The Camp 10 - Jamie Rich
Summer is here, and the heat is back! We’ve just finished up Pride in Kansas City, and people may be looking for things to do when they are out and about. Look no further! Out Here Now, the 16th annual Kansas City LGBT Film Festival, runs from June 25 to July 2. Jamie Rich, the man behind the festival, put everything aside to give us this interview, filling us in about the festival, his activism and his company, Open Circle.
1. It’s once again time for the annual KC LGBT Film Festival! What can people in the community expect from this year’s list of films?
Our sweet 16th season is a terrific blend of new films from around the world. There are comedies and film parodies to make you laugh … timely documentaries that incite and inspire ... and a rich variety of great stories made by both veteran and emergent filmmakers. It’s affordable entertainment, featuring films you can preview in advance at our website and then easily enjoy at the theater by yourself or with friends.
2. How did you become involved in the festival?
In 2000, I was asked by Jerry Harrington, the owner of the Tivoli Cinemas in Westport, to help resurrect a gay and lesbian film festival for Kansas City. Films in those days were only available on 35mm prints. And there was usually just one print made for most LGBT movies. So we chose to schedule the festival at the end of June, between the well-established gay film festivals in San Francisco and New York as well as those in L.A. and Philadelphia. This allowed us to present a really high-quality festival from films that were literally flying over our heads! I’ve had the privilege of serving as festival director since 2001.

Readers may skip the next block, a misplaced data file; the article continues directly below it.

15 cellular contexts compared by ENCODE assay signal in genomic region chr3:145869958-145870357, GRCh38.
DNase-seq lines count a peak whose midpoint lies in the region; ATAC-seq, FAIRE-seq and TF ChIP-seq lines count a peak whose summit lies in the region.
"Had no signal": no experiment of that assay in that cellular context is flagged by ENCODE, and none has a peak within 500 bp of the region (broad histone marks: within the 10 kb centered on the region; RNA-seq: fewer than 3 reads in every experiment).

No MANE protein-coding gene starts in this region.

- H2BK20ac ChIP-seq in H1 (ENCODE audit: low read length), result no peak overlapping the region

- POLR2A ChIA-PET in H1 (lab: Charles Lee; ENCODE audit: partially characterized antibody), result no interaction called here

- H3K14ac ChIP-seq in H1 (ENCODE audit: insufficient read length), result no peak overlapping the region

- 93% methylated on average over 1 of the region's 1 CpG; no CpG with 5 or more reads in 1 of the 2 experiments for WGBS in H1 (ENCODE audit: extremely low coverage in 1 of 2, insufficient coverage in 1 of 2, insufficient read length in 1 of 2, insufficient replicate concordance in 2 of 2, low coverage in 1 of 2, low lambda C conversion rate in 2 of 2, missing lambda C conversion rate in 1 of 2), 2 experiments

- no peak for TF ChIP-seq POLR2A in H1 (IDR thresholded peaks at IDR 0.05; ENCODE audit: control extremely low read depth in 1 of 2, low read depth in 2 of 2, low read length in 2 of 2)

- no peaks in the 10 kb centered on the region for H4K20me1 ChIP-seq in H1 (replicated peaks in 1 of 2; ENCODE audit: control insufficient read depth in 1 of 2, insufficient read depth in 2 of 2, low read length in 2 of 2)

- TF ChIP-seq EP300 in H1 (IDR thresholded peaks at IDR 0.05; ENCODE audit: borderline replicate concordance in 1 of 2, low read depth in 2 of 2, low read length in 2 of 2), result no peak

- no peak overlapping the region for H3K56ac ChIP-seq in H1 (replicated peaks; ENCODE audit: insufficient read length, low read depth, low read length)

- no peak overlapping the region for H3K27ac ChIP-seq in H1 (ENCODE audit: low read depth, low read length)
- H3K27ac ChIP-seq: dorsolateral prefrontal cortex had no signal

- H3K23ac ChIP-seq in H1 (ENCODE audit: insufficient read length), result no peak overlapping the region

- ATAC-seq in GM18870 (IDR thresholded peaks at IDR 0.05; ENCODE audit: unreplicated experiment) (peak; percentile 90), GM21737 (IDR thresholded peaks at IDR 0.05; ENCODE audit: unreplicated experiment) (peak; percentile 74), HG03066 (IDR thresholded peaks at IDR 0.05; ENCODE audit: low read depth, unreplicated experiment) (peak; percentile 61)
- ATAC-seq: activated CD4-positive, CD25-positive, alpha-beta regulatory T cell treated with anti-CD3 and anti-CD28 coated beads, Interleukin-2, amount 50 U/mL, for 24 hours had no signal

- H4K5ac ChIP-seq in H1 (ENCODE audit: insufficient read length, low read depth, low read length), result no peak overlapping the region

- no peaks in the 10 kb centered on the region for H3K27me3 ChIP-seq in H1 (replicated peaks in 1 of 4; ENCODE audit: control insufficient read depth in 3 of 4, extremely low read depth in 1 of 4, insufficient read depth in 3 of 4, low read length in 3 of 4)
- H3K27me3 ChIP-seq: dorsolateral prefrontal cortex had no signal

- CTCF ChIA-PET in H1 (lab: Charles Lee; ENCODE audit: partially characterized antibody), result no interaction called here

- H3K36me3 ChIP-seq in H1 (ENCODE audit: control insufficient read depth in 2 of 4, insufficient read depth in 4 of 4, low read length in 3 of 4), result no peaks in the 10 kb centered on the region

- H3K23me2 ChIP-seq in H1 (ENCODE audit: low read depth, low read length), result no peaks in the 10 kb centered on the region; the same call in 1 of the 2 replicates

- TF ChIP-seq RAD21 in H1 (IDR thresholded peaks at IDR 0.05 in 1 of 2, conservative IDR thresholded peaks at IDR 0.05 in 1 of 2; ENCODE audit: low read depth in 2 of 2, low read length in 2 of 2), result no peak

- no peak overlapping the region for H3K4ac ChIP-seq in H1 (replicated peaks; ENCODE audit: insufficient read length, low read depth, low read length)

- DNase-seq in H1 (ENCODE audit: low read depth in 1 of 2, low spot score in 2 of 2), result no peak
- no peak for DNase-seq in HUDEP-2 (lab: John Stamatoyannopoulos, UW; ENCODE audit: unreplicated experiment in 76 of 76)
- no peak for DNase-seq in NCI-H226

3. How are the films chosen?
Submissions come to our screening committee directly from filmmakers, as well as from independent film distributors. This year, we had a record number of online entries. We also do a great deal of searching each spring to track down leads on films that we hear are in development and others we discover from the buzz they are generating on websites and social media. Films are then previewed and ranked by our screening committee. The real challenge comes in making the final selections. There are always more films we want to program than we have available timeslots. But we’re committed to putting together the best and most diverse showcase we can.